July 15, 2013

 

 Rise in snake fungal disease draws researchers’ attention

Posted July 1, 2013

 



A black racer snake shows clinical signs of snake fungal disease.
Courtesy of Dr. D.E. Green/USGS National Wildlife Health Center
 
Wildlife officials are monitoring a fungal disease infecting certain wild snake populations in the Eastern and Midwestern United States.

Fungal infections were occasionally reported in free-ranging snakes prior to 2006. But the U.S. Geological Survey’s National Wildlife Health Center has recently seen a spike in the number of snakes with fungal dermatitis submitted to the center and other diagnostic laboratories.

Laboratory analyses show that the fungus Ophidiomyces ophiodiicola is consistently associated with snake fungal disease, but additional fungi are often isolated from affected snakes. To date, there is no definitive evidence that O ophiodiicola causes SFD.

The most consistent clinical signs of SFD include scabs or crusty scales, subcutaneous nodules, premature separation of the outermost layer of the skin from the underlying skin, white opaque cloudiness of the eyes not associated with molting, or localized thickening or crusting of the skin. Skin ulcers, swelling of the face, and nodules in the deeper tissues of the head have also been documented.

Clinical signs of SFD and disease severity may vary by snake species. Aside from the presence of fungi with disease-associated lesions, specific pathological criteria for the disease have not yet been established.

While death has been associated with some cases of SFD, population-level impacts of the disease are not yet widely known and are difficult to assess because of the cryptic and solitary nature of snakes and a general lack of long-term monitoring data.

In New Hampshire, clinical signs consistent with SFD were associated with a 50 percent decline in an imperiled population of timber rattlesnakes from 2006-2007. In areas where susceptible snake species live in small, isolated populations, the added threat of SFD may threaten viability of these populations. SFD has been observed in other regions without suspected or documented population declines.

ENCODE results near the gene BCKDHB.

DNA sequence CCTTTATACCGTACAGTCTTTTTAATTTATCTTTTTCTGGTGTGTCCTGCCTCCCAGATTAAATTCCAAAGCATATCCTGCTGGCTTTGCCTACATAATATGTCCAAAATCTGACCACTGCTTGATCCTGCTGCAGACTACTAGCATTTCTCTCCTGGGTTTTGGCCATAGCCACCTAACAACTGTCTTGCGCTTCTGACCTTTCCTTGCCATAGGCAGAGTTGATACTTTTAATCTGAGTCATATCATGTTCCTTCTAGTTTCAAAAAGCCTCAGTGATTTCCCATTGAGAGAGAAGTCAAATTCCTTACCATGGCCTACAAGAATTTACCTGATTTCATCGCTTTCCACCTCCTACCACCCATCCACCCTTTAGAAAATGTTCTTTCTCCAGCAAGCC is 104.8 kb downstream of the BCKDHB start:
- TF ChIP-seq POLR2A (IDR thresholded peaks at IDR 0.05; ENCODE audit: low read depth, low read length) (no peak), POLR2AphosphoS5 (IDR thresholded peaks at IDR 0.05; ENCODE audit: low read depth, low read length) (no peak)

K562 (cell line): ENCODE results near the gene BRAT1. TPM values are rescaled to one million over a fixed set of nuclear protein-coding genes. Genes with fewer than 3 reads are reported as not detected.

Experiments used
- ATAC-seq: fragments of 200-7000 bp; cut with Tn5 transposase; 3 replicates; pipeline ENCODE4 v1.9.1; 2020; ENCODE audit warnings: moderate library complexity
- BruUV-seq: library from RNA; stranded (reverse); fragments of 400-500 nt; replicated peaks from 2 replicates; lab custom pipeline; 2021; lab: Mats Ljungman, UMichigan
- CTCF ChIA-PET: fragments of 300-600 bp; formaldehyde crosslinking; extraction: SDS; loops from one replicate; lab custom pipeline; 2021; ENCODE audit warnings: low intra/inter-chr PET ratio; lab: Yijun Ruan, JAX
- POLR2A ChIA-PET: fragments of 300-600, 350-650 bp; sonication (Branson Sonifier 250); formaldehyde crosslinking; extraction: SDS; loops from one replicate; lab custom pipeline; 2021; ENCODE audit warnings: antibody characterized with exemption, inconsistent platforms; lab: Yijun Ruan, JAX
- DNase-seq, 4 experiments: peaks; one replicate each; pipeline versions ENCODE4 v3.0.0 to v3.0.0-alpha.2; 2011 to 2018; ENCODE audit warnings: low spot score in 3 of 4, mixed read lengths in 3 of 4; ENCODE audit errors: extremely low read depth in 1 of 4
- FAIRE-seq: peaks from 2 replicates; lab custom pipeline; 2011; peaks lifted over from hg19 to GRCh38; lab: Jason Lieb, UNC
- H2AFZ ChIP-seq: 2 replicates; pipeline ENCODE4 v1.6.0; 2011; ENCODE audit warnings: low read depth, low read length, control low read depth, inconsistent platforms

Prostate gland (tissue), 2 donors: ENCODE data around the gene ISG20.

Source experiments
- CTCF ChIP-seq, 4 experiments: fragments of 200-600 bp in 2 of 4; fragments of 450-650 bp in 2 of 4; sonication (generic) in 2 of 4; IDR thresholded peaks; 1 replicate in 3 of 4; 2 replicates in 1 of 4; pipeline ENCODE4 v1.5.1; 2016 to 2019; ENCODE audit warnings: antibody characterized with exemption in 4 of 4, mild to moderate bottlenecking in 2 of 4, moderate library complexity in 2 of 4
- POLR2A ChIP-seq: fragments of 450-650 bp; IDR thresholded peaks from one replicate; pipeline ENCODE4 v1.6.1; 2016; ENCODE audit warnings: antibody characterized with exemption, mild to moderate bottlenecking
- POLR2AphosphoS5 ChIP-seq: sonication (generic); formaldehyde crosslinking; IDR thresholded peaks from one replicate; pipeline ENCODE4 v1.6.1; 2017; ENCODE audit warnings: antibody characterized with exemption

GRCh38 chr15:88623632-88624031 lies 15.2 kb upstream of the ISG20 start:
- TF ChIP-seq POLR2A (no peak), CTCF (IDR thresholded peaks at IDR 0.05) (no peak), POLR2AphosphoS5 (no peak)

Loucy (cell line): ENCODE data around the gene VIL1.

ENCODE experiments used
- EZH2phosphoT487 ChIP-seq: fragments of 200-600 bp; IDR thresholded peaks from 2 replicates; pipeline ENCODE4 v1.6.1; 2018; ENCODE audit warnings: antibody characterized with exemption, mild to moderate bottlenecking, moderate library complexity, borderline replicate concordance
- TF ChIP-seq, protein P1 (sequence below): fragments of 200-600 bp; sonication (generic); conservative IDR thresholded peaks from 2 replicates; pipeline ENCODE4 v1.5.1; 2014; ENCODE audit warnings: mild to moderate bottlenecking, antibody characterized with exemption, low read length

The wildlife health center has confirmed fungal dermatitis in wild snakes in Florida, Illinois, Massachusetts, Minnesota, New Jersey, New York, Ohio, Tennessee, and Wisconsin. However, SFD is suspected to be more widespread in the United States than is currently documented.

Multiple snake species have developed SFD, including the northern water snake, rat snake, and timber rattlesnake.

Jeff Lorch, PhD, is a research associate at the University of Wisconsin-Madison studying SFD at the wildlife health center. “The top research priority right now, aside from determining what the causative agent is, is to answer that question of whether this is something that’s going to be a problem for all snake populations,” Dr. Lorch said.

“We also want to determine what happens when snakes are infected with Ophidiomyces,” he said. “Do they all die, do some recover? Maybe the fungus isn’t a widespread threat, but it could endanger small isolated populations of snakes by making their recovery more difficult.”

Several agencies, organizations, researchers, and other key stakeholders, including the National Wildlife Health Center, are working together to investigate this potentially emerging disease and to learn what impacts SFD is having on wild snake populations.

Read about SFD and other wildlife health issues at the NWHC website.​